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‘Earth Defense Force 2025:’ Bigger bugs, more vehicles, and over 700 weapons


Earth Defense Force 2025 is the fruit of the Global Defence Force tree, the same tree that gave life to Earth Defense Force 2017 and Earth Defense Force: Insect Armageddon. The games all share the same DNA, putting you into the shoes of a soldier fighting off gigantic alien bugs. Game developer Sandlot isn’t breaking the mold here, as again aliens attack, this time in the form of evolved bugs with new skills and abilities. Seems like they’ve been lurking in an underground nest and licking their wounds ever since you gave them hell in 2017. Luckily, you’re powered by improved Japanese technology, and you still have the skills to pay the bills.



The bugs are back. So it’s been eight years since the events of EDF 2017, and things seem fairly normal – right up until the Ravagers wake from dormancy and treat Tokyo like a punching bag. The game is full of the over-the-top action that the series has long been known for, and the only thing missing is a mustache-twirling villain who can spout lines like “Sorry, didn’t mean to BUG you! MWHAHAHAH!” as they attack. Instead, you’ll be treated to gigantic explosions that can level cities, and new enemy types like the Crustaceous Giant who can spew acid and the Giant Spiders who can trap you in enormous webs.


Image used with permission by copyright holder

700 weapons?! “Shoot bad things” is still the silent mantra behind EDF 2025, although you’ll have a lot more weapons to make that happen this time around. You’ll also be playing as one of four different classes in the game: Ranger, a simple foot soldier who is a few steps above “cannon fodder,” and can use vehicles and mechas; Wing Diver, an airborne class made up of women armed with alien technology and jetpacks; Air Raider, these guys call in air raids, drop shields, heal other units, and summon vehicles; Fencer, a heavily-armored class with limited jump jets, a shield, a hammer, spear, and other goodies.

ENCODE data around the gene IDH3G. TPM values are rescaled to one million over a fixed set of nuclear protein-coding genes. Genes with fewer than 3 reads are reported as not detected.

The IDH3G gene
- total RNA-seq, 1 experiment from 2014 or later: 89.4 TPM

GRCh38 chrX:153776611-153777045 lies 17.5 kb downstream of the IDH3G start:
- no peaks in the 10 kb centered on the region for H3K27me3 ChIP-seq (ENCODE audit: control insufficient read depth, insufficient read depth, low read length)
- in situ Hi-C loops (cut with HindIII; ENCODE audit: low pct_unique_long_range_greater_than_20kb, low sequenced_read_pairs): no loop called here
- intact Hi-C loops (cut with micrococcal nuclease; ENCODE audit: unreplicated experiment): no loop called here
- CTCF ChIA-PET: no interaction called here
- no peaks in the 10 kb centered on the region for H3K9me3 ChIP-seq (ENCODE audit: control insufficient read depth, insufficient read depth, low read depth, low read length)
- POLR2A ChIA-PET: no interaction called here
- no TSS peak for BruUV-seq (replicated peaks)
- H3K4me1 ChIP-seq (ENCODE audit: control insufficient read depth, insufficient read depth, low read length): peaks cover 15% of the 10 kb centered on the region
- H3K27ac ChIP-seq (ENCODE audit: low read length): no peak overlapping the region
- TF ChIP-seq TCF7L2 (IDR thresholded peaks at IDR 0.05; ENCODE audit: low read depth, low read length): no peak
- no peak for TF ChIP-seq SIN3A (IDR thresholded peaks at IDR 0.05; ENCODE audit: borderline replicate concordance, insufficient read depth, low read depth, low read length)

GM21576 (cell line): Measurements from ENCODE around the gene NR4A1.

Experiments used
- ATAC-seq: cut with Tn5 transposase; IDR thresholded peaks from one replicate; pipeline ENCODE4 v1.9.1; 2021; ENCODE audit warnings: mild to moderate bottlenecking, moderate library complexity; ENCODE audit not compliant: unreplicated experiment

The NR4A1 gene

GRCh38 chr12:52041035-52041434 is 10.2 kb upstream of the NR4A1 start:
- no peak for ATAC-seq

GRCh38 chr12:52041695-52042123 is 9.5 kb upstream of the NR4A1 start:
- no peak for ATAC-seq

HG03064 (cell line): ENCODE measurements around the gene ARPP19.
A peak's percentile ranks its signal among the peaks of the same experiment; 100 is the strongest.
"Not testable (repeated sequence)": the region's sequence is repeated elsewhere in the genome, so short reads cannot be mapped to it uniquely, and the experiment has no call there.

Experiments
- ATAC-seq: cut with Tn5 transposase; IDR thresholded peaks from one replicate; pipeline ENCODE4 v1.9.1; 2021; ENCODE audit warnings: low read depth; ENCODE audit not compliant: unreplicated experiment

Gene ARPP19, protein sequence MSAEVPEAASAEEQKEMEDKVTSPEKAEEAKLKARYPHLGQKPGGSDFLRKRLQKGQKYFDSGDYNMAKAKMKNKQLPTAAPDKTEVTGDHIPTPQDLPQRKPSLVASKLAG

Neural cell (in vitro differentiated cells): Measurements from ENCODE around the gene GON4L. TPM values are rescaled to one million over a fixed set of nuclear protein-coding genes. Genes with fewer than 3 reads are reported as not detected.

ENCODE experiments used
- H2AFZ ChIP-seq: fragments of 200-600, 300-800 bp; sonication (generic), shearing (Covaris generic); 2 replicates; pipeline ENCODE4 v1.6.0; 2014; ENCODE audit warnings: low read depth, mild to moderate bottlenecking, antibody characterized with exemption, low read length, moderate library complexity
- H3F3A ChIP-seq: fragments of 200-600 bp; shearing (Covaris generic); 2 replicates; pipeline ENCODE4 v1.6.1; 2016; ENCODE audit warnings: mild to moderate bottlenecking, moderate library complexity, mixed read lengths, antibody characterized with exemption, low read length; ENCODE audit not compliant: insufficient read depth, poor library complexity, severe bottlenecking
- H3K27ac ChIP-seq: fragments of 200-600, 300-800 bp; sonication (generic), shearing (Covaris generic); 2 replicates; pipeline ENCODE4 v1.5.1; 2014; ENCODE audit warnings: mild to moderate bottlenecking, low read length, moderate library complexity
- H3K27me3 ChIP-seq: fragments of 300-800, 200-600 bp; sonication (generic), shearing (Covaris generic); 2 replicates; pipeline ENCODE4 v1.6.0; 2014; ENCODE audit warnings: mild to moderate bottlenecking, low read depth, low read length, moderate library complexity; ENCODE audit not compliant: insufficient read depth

But like we said, shooting is what it’s all about, and there are over 700 weapons in Earth Defense Force 2025. That might seem excessive, but as the PR person told us during our hands-on with the game, “We’re not the prettiest or the most graphical, but we are tons of fun.” Which basically means that since they have a lower polygon count, you’re getting a lot more weaponry to play around with to distract you from the fact that the game might look … not exactly last-gen, but definitely not cutting edge-gen. Although it does play a bit last-gen. And sometimes the camera feels a bit  last-gen.

Explodey fun. But, they weren’t lying about the fun. Despite the graphical drawbacks and nitpicking with the different control scheme (hit the back button to enter a vehicle… what?!), there is something intrinsically enjoyable about hopping into EDF 2025 and shooting everything that moves – except your fellow players, because friendly fire is a factor here. The game supports up to four players online, which is where the vehicles come into play, although some of them will have you riding in the cargo section with only slits to peer out of, not shoot. Of course, you can jump out whenever you want, but we’re not sure why they included “passenger” gameplay.


Image used with permission by copyright holder

Local hero. Although the Japanese version hasn’t launched yet, they have already revealed a large amount of DLC for the game, and and hopefully that will make will head our way as well, providing some long legs for this title. Earth Defense Force 2025 will be out on July 4 in Japan, but we won’t get it here until February of next year, as the localization is taking a long time. There will be four times more dialogue in this game than the last one. We’re hoping that gets turned into actual English dialogue, and not just walls of text.

We hope the Japanese setting stays just like it is in the game, however, because running around Tokyo while its being ripped up by giant monsters makes you feel like you’re in a Japanese monster flick from the 1970s.



We can totally appreciate it when a developer is honest about their title, and while it’s true that the game doesn’t look like it’s pushing the envelope of either the Xbox 360 or the PS3, there is definitely a fun factor to behind the game. It’s a disc-based title and no price has been mentioned, but look for it in February of 2014.

Kevin Kelly
Former Digital Trends Contributor
Kevin Kelly is a writer and pop culture junkie with a fixation on video games, movies, and board games. His writing has been…
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